Restaurant franchises – Are they worth the expense?

Restaurant franchises appeal to many entrepreneurs who are pursuing the American Dream. After all, you get to own a widely recognized eatery that (hopefully) will be frequented by hundreds of local residents each day. If your restaurant is wildly successful, you may even have the eventual opportunity to sit back and let the business run on auto-pilot – giving you the time and money freedom you’ve always wanted.

But, realistically, the path to running successful restaurant franchises isn’t so easy. Starting one of these restaurants typically requires a serious commitment of capital, time and energy. And, if all the right pieces don’t fall into place, then you may never fully realize the dream that the franchisor promised.

 

Before you continue your search of restaurant franchises, here are a few things to consider.

Got capital?
The biggest restaurant franchises typically only work with well-capitalized partners who are prepared to make a substantial investment in the business. Opening just one location could require several million dollars in start-up capital, aside from the funds you’ll need to keep the business running.

Let’s take a look at just one example: a Romano’s Macaroni Grill. According to franchise disclosure agreements at FranchiseDirect.com, a Macaroni Grill will require start-up costs between $2.2 and $4.9 million – just for the first 3 months of operations. $40,000 goes to the franchise fee alone, while construction costs and kitchen equipment make up the bulk of the investment.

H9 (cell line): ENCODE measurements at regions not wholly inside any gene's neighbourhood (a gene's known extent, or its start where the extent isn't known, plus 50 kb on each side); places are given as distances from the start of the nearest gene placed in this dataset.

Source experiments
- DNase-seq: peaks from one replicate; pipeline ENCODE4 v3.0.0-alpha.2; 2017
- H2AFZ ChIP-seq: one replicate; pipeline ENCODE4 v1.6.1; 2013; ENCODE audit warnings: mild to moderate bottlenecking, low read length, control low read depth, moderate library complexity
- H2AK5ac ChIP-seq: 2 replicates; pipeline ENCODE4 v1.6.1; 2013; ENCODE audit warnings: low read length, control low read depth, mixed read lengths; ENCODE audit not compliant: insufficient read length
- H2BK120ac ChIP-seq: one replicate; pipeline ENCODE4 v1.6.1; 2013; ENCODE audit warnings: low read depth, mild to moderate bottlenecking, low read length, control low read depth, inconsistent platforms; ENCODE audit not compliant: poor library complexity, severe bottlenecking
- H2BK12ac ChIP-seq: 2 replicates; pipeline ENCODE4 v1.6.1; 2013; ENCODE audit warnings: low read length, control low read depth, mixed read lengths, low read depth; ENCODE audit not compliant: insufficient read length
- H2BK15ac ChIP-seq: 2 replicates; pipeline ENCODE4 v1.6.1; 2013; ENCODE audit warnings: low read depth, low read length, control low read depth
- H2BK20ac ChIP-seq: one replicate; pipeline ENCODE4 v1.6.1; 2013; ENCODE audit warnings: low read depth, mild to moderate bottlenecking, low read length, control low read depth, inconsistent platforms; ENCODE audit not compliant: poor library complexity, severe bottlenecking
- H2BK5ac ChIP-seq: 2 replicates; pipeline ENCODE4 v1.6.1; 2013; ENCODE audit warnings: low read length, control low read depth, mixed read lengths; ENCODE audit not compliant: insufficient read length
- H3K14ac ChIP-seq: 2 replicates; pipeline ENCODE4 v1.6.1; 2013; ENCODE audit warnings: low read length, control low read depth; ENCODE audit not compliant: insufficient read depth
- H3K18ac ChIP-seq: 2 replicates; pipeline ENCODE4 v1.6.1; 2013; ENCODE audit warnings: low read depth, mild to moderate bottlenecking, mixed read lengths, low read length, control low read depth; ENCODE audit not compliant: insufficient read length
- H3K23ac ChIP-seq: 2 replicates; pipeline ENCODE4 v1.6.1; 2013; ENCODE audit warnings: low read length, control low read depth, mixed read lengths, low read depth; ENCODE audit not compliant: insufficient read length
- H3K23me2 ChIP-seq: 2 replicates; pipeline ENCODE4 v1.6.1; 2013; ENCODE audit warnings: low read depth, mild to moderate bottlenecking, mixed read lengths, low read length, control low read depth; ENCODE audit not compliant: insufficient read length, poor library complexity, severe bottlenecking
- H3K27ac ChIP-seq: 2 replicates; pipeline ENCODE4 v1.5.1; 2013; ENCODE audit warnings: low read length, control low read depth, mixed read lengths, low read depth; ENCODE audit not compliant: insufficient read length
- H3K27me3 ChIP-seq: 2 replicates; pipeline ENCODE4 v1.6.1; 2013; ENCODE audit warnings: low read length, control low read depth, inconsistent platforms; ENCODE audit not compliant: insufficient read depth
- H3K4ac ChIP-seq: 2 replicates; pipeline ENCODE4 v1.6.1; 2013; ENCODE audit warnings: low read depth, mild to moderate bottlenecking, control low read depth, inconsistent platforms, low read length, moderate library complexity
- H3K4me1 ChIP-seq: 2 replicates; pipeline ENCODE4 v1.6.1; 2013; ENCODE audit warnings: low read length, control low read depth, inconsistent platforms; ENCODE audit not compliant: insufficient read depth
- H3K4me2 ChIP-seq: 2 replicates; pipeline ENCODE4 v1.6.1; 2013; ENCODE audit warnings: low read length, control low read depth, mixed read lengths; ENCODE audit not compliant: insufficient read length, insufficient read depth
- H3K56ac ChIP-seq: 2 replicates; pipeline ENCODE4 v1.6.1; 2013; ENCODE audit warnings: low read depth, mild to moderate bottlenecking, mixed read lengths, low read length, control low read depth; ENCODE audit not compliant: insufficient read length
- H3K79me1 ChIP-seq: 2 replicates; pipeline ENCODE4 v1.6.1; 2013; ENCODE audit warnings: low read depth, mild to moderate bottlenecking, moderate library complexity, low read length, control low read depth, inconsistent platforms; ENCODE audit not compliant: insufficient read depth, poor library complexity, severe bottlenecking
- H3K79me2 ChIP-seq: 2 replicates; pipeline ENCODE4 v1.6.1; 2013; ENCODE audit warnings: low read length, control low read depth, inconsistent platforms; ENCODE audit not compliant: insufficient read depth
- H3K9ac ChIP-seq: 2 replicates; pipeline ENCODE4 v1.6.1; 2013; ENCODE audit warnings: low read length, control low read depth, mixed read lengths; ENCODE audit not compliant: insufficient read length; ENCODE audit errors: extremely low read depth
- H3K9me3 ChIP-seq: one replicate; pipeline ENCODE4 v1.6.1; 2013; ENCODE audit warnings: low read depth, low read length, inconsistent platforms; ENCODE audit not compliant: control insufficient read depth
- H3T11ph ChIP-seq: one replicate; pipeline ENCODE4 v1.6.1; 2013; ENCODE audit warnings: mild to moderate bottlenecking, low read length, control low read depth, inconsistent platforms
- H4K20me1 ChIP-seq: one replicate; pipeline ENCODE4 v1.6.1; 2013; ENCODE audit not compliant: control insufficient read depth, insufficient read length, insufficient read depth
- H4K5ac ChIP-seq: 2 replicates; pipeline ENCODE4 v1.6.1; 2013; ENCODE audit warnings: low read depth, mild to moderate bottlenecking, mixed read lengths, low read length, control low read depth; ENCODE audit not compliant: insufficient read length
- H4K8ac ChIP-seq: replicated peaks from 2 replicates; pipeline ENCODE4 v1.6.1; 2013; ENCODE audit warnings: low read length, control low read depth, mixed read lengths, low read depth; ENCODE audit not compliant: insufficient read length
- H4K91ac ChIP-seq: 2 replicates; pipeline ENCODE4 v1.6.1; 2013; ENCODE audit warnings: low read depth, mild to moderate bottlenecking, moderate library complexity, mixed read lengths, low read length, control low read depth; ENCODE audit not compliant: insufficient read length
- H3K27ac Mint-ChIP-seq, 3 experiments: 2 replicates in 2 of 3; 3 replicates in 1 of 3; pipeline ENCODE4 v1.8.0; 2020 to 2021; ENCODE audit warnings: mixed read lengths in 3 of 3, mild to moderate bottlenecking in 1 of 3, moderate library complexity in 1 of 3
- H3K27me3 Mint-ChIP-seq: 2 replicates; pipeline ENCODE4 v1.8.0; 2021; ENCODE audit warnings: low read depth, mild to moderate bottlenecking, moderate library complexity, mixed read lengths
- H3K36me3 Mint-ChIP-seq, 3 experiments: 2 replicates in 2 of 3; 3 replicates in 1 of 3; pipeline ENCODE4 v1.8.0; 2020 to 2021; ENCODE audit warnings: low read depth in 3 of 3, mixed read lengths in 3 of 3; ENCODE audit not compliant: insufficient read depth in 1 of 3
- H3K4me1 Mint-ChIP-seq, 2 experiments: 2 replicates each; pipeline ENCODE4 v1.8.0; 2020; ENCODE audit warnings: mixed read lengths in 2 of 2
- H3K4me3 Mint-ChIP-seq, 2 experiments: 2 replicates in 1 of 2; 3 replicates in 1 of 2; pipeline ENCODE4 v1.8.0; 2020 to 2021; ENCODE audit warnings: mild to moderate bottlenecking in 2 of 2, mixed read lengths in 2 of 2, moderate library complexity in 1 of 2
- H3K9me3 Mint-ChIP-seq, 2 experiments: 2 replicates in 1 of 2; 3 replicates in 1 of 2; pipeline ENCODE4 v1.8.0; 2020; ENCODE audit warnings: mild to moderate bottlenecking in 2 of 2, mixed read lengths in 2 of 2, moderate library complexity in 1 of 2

Not only that, but some of the major food chains sometimes require you to invest in multiple locations at once. If you have tens of millions of dollars to invest in these restaurant franchises, then more power to you. But just keep in mind that it could be decades before you get all that money back in your pocket – if ever.

Get ready to cook.
Unless you have years of experience managing successful restaurants, be prepared to tackle some of the core responsibilities yourself. Many chain restaurants will require you to be very hands-on with the operations. This could mean you’ll be doing much more than managing the finances and telling others what to do. You’ll likely find yourself in the kitchen, helping to prepare the foods your customers order. That may be a benefit to some people, but becoming a chef isn’t every entrepreneur’s dream.

Wanted: restaurateurs with experience.
Not surprisingly, the major food chains don’t want some Joe Schmoe starting one of their restaurants. In order to be considered as a potential franchisee, you often have to demonstrate substantial experience running other successful restaurants. Most new entrepreneurs don’t have this experience, thereby limiting the business opportunity to wealthy investors with long histories in the food industry.

This is only a short list of potential disadvantages of starting your own franchise restaurant (Learn More). There’s also the time commitment, the long hours, the energy you’ll need to expend every day, and the tight competition, among other factors.

 

If you’re looking for a smarter alternative to restaurant franchises that is highly lucrative

and accessible to nearly any investor, then take a look at HUMAN Healthy Vending.

 

We are revolutionizing the vending industry with healthy products and innovative technology, while letting our independent operators reap the profits. We offer a proven sales plan generating the industry’s highest profit margins, and our market is wide open. From the nearly instant cash flow to the nutrient-rich products themselves, this is a business you can feel good about.